Time to be Independent


One of my friends has just told me that she has moved out from home. I was surprised to hear that because she has just recently graduated, and what’s more, she’s Shanghainese.

When I asked my parents for permission to move out last year, they opposed the idea strongly. I could support myself financially but I gave in, not to hurt their feelings or worry them too much.

In Shanghai, children, especially girls, are supposed to live with parents until the day they get married. Parents take care of everything and treat their daughters like princesses no matter how old they are. I wanted to move out because I thought it was time to be independent after graduating from university. But they believed I should save the rent because I had a home there and that it was unsafe for an unmarried girl to live on her own.

A similar situation came up when I decided to go to Beijing alone earlier this year. They didn’t consider it safe that a young girl travel alone. After trying to persuade them for a month, they finally approved. But I was required to call them at least twice a day and text them whenever I could. I understood their concerns and I was grateful that they let me go at last. Most Shanghainese parents wouldn’t do that. One of my mom’s friends yelled at her: “How could you let your only daughter travel alone? Are you out of your mind?”

It’s a different story in the West. Children are encouraged to have their own identity as most families have more than one child so they have to rely on themselves a lot, which turns them into independent individuals.

Take college for example. Boys and girls in Western countries like to go to colleges far away from home, but in Shanghai, parents and daughters prefer the universities in the city. I actually wanted to study at a university in Beijing. Unfortunately, my grades were not good enough to be admitted and my parents were relieved that I could stay in Shanghai.

Shanghai is the last city in China that values girls more than boys. Because of the one-child policy and preference for daughters over sons to a degree, parents here are so overprotective that most daughters don’t want to grow up. I was once chatting with a girlfriend about the idea of moving out and she seemed puzzled. “Parents cook for us and do the laundry. I don’t see why we should waste money on rent and give up the good life to move out.”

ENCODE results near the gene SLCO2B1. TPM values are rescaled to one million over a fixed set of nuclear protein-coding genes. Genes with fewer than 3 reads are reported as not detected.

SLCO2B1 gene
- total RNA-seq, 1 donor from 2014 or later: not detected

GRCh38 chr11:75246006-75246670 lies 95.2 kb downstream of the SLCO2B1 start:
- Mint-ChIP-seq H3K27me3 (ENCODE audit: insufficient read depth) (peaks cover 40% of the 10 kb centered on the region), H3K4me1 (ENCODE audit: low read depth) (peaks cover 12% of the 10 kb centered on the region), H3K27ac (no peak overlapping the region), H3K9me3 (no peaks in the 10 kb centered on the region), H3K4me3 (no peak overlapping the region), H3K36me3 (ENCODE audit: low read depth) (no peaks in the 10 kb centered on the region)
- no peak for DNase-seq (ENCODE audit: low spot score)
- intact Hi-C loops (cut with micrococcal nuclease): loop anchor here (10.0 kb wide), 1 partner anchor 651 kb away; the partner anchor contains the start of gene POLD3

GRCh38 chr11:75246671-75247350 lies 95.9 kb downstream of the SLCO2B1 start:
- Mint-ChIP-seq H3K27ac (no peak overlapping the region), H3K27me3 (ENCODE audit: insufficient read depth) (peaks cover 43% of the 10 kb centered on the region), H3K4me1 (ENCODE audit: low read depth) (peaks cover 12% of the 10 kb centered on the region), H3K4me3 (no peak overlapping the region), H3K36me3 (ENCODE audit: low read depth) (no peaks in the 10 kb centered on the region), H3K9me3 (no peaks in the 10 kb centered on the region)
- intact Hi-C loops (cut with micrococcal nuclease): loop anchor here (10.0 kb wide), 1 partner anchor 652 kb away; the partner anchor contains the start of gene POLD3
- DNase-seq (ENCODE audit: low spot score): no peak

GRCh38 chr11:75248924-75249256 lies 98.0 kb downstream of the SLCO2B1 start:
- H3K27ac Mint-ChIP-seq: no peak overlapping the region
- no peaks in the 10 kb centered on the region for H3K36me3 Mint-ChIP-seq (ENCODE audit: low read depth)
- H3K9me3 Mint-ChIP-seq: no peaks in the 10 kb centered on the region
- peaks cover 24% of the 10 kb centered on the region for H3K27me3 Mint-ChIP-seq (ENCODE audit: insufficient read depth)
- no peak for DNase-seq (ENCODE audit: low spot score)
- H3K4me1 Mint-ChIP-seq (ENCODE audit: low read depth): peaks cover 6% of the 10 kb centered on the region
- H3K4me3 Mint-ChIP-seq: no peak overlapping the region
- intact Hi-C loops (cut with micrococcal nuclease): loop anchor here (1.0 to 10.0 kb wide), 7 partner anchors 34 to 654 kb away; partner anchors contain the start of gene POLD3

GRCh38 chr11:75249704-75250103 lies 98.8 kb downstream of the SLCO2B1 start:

I think her attitude well explained the issue of leftover girls. They stay with their parents as long as they stay unmarried, even if they are 40. They can’t be independent. Parents lavish every care on them and they will always be playing the role of daughter.

An Australian friend of mine once said that he didn’t want to date Shanghainese girls any longer. “They live with their parents and their parents call them if we are out late. It made me feel like I was going out with a kid. After a few bad experiences with Shanghainese, I prefer to date non-locals, who are more independent, act like real adults and have their own places.”

I can’t agree with him more. A truly independent lady should start by living alone. Yes, it costs money, but life can’t be valued just by money. The experience we gain is much more precious than that.

So, I am moving out this year no matter what. Sorry, Dad and Mom, but your baby girl has to grow up. It’s time to be independent.

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4 thoughts on “Time to be Independent

  1. I prefer to date non-locals, who are more independent, act like real adults and have their own places.”——bang! that’s why he prefers non-locals… … haha bang!

  2. Interesting article. I agree with no dating Shanghai girl! Sad, but true. There is comedy in France called “Tanguy” http://www.imdb.com/title/tt0274155/ that reflects this situation. Except the parents here take a complete different approach to it and try to kick the son out! I wonder how Chinese parents would consider that movie.

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